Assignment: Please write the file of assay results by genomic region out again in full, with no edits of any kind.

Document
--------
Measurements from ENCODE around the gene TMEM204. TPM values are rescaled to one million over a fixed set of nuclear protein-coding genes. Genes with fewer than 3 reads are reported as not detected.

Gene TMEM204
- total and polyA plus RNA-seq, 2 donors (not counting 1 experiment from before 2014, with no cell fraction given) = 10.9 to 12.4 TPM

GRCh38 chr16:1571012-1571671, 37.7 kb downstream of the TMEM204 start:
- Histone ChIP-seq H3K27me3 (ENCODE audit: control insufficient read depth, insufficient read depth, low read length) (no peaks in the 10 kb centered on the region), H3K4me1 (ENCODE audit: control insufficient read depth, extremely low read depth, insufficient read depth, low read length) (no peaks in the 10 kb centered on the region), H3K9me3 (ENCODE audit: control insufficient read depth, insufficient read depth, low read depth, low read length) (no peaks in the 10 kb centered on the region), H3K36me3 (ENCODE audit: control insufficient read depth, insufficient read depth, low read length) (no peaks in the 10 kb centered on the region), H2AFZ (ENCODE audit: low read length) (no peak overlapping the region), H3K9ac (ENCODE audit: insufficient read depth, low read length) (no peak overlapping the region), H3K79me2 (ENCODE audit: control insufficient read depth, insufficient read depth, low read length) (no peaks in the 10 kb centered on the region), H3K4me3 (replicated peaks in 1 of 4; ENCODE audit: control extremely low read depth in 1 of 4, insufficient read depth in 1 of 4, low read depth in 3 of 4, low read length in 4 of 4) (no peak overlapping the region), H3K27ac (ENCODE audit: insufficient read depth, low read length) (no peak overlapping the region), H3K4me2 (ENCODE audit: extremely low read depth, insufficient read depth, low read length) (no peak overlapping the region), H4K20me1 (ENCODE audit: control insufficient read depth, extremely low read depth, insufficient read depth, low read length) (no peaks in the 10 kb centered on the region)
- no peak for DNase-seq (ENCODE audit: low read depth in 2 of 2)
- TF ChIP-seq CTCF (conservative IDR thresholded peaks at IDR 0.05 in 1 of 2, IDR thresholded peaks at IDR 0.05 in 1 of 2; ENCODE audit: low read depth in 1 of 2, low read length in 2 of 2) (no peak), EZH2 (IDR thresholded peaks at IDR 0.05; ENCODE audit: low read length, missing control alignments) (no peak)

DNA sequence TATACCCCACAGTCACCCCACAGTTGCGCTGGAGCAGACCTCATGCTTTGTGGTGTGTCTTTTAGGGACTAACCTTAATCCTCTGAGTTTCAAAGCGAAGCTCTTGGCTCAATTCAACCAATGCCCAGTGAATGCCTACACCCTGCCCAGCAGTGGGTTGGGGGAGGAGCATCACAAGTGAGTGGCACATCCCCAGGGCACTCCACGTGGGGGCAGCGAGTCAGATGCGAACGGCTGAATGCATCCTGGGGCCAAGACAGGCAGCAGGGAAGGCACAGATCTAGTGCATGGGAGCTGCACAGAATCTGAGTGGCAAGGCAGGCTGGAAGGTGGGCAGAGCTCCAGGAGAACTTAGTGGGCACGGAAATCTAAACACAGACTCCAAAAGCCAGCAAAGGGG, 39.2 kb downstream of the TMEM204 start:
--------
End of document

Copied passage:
Measurements from ENCODE around the gene TMEM204. TPM values are rescaled to one million over a fixed set of nuclear protein-coding genes. Genes with fewer than 3 reads are reported as not detected.

Gene TMEM204
- total and polyA plus RNA-seq, 2 donors (not counting 1 experiment from before 2014, with no cell fraction given) = 10.9 to 12.4 TPM

GRCh38 chr16:1571012-1571671, 37.7 kb downstream of the TMEM204 start:
- Histone ChIP-seq H3K27me3 (ENCODE audit: control insufficient read depth, insufficient read depth, low read length) (no peaks in the 10 kb centered on the region), H3K4me1 (ENCODE audit: control insufficient read depth, extremely low read depth, insufficient read depth, low read length) (no peaks in the 10 kb centered on the region), H3K9me3 (ENCODE audit: control insufficient read depth, insufficient read depth, low read depth, low read length) (no peaks in the 10 kb centered on the region), H3K36me3 (ENCODE audit: control insufficient read depth, insufficient read depth, low read length) (no peaks in the 10 kb centered on the region), H2AFZ (ENCODE audit: low read length) (no peak overlapping the region), H3K9ac (ENCODE audit: insufficient read depth, low read length) (no peak overlapping the region), H3K79me2 (ENCODE audit: control insufficient read depth, insufficient read depth, low read length) (no peaks in the 10 kb centered on the region), H3K4me3 (replicated peaks in 1 of 4; ENCODE audit: control extremely low read depth in 1 of 4, insufficient read depth in 1 of 4, low read depth in 3 of 4, low read length in 4 of 4) (no peak overlapping the region), H3K27ac (ENCODE audit: insufficient read depth, low read length) (no peak overlapping the region), H3K4me2 (ENCODE audit: extremely low read depth, insufficient read depth, low read length) (no peak overlapping the region), H4K20me1 (ENCODE audit: control insufficient read depth, extremely low read depth, insufficient read depth, low read length) (no peaks in the 10 kb centered on the region)
- no peak for DNase-seq (ENCODE audit: low read depth in 2 of 2)
- TF ChIP-seq CTCF (conservative IDR thresholded peaks at IDR 0.05 in 1 of 2, IDR thresholded peaks at IDR 0.05 in 1 of 2; ENCODE audit: low read depth in 1 of 2, low read length in 2 of 2) (no peak), EZH2 (IDR thresholded peaks at IDR 0.05; ENCODE audit: low read length, missing control alignments) (no peak)

DNA sequence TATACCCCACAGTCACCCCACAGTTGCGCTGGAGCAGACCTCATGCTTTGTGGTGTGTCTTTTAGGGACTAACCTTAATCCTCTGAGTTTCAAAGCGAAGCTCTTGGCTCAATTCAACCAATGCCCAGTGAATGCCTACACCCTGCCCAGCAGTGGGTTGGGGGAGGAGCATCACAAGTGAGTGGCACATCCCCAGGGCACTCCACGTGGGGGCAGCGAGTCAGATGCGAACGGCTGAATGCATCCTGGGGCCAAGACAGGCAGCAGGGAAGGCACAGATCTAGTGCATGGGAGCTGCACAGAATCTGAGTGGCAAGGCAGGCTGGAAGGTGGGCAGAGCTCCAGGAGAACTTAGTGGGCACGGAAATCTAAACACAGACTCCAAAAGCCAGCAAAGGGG, 39.2 kb downstream of the TMEM204 start: